... There are three core factors that influence user actions on social media (Jaakonmäki et al., 2017). Whether the content generates many comments, shares, or receives "likes" or "dislikes" it is driven by, (1) user account (e.g., gender of content creator, account age etc.), (2) context of post, (e.g., referenced location, time of day), and (3) content-specific features of the post (e.g., function of post, extent of personification, are human faces in the content visible, voices in the audio etc.) (Jaakonmäki et al., 2017). ...
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The value experience perceived by users and the extent of interactivity on social media show how engaging audiences are. Few studies have looked at what drives this value experience in organizational communication. This study explores the functional use of communications by interest group organizations (IGOs) and discerns their effect on user engagement with and without multimedia inclusion on Twitter. A bi-term topic modeling technique is used to analyze posts from 121 organizations, and a generalized linear regression model to assess the link between the content functions and user engagement. The results show that the information and communication content functions include event updates and people recognition. Further, report, event, period, and people communication functions drive a higher engagement with multimedia inclusion, while unite, sign, and glean communication functions are more likely to increase engagement without multimedia elements. This study bridges the gap in the service literature as it pertains to non-profit organizations (i.e., interest group organizations) by exploring organizational communication using communications content functions of Twitter posts. This study is the only one to investigate content functions beyond the categorizations of message functions and the relationship between content functions and user engagement.
... A user might be an individual or organization, and content may take many forms. While some 97% of marketers state that they use SM for marketing, effective methodologies remain largely undefined and difficult to quantify (Jaakonmäki et al., 2017). The standard to measure the success of a marketing strategy, return on investment (ROI), appears to be a poor fit for SMM as ROI fails to evaluate direct customer interaction and the long-term benefits of relationships built between companies and customers (Hoffman and Fodor, 2010). ...
... Agencies often treat online content as traditional media, unidirectionally broadcasting messaging to stakeholders while ignoring engagement and relationship building (Kent, 2013). Building an online community of adequate size appears to be an additional hindrance to effective content marketing use (Jaakonmäki et al., 2017). However, through the use of IM, many of these shortfalls can potentially be overcome. ...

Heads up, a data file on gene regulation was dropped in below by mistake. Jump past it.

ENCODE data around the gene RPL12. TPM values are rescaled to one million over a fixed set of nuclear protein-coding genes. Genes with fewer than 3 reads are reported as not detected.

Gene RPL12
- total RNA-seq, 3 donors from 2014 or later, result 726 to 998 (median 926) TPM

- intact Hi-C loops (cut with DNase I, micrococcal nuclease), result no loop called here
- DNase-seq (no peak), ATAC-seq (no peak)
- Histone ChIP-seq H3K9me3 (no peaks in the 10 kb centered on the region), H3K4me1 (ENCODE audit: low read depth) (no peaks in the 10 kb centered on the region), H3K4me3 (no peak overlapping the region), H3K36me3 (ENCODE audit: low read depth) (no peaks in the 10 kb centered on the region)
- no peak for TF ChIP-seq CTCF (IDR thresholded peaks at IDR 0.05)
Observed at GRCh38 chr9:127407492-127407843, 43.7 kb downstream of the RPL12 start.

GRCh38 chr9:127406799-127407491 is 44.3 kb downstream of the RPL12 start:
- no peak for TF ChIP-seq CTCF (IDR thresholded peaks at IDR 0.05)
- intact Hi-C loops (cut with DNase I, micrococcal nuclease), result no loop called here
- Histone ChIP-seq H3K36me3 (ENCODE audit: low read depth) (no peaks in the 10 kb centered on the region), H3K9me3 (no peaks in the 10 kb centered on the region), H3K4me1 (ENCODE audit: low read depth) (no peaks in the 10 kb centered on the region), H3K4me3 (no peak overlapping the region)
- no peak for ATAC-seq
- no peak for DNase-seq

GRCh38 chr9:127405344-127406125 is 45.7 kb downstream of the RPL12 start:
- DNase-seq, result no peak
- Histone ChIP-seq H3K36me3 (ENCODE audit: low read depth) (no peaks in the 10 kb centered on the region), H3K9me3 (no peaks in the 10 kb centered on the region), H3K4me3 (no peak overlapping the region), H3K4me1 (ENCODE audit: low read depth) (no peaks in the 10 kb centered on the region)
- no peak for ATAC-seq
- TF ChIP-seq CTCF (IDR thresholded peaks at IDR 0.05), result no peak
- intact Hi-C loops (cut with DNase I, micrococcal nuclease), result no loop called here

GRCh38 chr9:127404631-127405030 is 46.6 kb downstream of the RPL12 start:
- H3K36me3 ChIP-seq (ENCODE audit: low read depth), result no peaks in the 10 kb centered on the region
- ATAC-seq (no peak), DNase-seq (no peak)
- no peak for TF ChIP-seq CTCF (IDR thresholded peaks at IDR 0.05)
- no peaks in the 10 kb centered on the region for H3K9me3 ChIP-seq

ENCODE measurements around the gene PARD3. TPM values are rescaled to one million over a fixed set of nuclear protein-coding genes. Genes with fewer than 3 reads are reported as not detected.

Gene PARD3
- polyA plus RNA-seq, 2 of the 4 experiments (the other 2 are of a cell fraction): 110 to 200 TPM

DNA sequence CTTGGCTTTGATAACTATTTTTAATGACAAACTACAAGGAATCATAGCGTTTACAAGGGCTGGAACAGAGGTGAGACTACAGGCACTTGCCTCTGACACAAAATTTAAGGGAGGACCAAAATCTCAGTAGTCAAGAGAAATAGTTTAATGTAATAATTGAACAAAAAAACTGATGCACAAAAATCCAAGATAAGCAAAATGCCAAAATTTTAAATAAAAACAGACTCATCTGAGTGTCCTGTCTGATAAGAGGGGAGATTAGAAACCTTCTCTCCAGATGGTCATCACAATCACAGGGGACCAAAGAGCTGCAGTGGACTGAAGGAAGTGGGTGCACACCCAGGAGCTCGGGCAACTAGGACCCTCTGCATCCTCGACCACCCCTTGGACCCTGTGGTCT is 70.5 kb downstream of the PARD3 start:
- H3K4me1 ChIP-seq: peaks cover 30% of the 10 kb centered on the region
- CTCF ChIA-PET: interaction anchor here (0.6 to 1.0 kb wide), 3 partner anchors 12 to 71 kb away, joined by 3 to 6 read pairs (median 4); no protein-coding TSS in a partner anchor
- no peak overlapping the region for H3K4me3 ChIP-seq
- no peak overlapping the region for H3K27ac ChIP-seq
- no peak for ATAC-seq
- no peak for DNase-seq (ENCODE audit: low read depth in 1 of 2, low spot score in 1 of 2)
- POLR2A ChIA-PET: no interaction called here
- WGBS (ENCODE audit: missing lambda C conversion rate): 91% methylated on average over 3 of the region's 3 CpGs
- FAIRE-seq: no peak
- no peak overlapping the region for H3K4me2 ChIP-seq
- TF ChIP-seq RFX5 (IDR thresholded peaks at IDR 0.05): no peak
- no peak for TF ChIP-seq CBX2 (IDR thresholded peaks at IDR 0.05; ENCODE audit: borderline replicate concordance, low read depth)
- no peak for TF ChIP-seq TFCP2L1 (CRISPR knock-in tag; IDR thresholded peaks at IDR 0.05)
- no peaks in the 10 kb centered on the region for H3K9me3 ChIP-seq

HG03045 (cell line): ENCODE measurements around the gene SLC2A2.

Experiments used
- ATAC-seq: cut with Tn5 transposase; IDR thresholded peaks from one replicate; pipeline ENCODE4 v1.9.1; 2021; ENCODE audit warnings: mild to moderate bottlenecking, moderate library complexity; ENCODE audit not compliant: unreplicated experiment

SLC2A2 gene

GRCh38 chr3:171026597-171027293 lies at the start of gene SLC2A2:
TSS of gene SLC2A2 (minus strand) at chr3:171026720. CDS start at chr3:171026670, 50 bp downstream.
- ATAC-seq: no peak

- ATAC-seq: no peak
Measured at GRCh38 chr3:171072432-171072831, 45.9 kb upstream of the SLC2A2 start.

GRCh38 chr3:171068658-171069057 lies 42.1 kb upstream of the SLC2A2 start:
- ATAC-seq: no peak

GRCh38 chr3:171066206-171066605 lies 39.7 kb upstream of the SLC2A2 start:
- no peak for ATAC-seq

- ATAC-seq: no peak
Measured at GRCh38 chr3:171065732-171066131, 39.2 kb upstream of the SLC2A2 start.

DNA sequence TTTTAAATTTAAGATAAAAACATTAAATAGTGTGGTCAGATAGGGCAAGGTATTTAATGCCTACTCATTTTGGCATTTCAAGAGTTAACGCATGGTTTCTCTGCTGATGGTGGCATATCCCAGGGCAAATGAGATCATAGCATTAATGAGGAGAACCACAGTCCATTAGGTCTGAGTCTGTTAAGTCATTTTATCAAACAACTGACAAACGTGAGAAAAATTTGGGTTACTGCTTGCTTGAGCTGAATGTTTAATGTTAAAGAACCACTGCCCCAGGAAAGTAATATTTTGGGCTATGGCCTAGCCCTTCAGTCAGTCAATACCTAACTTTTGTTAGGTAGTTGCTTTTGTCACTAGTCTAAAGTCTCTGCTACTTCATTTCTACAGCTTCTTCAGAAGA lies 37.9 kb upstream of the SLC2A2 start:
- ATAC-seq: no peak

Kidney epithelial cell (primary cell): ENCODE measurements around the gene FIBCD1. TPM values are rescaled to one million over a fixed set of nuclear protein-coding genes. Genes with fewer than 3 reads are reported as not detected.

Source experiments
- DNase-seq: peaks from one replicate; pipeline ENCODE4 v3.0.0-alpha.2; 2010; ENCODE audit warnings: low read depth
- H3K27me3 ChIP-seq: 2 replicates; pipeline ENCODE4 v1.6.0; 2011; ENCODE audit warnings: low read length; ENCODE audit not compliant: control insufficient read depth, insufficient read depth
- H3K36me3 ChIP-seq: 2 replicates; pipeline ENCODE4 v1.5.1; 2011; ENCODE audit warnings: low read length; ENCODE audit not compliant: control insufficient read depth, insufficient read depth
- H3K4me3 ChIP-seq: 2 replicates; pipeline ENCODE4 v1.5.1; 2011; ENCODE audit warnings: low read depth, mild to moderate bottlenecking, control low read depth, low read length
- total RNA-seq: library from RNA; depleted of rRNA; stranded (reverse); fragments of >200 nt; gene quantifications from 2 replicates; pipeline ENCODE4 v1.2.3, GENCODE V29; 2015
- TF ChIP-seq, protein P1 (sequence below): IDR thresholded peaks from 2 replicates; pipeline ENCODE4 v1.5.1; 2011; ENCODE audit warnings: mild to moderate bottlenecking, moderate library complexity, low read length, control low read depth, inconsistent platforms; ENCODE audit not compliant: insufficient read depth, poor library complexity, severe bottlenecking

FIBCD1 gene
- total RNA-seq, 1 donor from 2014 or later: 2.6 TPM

Research Proposal
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... It is intended that users share information of personal, inherent and intimate value in real time from their experiences, facilitating feedback and generating a repository of strategic knowledge and be a source of inspiration for travelers (Guerrero, Møller, Olafsson, & Snizek, 2016). On the other part, the rapid expansion, variety of interactions and content that characterize social networks, make it an important source of Big Data generation (Parady, et al., 2019;Jaakonmäki, Müller, & Vom Brocke, 2017;Oviedo, Muñoz, & Castellanos, 2015). The combination of Big Data and social networks creates value to realize smart tourism, improves decision making, enriches the tourist experience, develops new products and business models (Del Vecchio, Mele, Ndou, & Secundo, 2018). ...
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طی سال‌های اخیر، استفاده شرکت‌های صنعتی از بازاریابی محتوایی دیجیتالی جهت حفظ و تعمیق روابط با مشتریان به میزان فزاینده‌ای افزایش یافته‌است. با این حال براساس یافته‌های مطالعات پیشین، اغلب بنگاه‌های اقتصادی نسبت به همسوسازی استراتژی بازاریابی محتوایی با اهداف رقابت‌پذیری خود بی‌توجه می‌باشند. ضمن آن‌که محققان تاکنون چارچوب جامعی جهت اجرای بازاریابی محتوایی همسو با اهداف رقابت‌پذیری بنگاه ارائه ننموده‌اند. از اینرو، پژوهش حاضر با هدف توسعه دیدگاه نظری نسبت به پیاده‌سازی بازاریابی دیجیتالی صنعتی تاثیرگذار و ارائه مدل بازاریابی محتوایی همسو با نیازهای مشتریان صنعتی و اهداف رقابت‌پذیری بنگاه اقتصادی انجام پذیرفت. برای این منظور، ابتدا مرور مفهومی و جامع درخصوص ادبیات پژوهش انجام شد. در گام بعدی، عوامل تاثیرگذار در موفقیت بازاریابی محتوایی در بازار صنعتی استخراج گردید. سپس، ارکان کلیدی مدل بازاریابی محتوایی همسو با اهداف رقابت‌پذیری بنگاه اقتصادی شناسایی شد. پس از آن، مدل مفهومی پژوهش ارائه گردید. درنهایت، صحت یافته‌ها در مدل ارائه شده با استفاده از روش کمترین مربعات جزئی در نرم افزار اسمارت پی.ال.اس، مورد بررسی قرار گرفت. یافته‌های این پژوهش، مبین لزوم اتخاذ رویکرد تلفیقی نسبت به نیازهای بازار هدف و همچنین اهداف رقابت‌پذیری بنگاه اقتصادی جهت تبیین استراتژی بازاریابی محتوایی اثرگذار می‌باشد.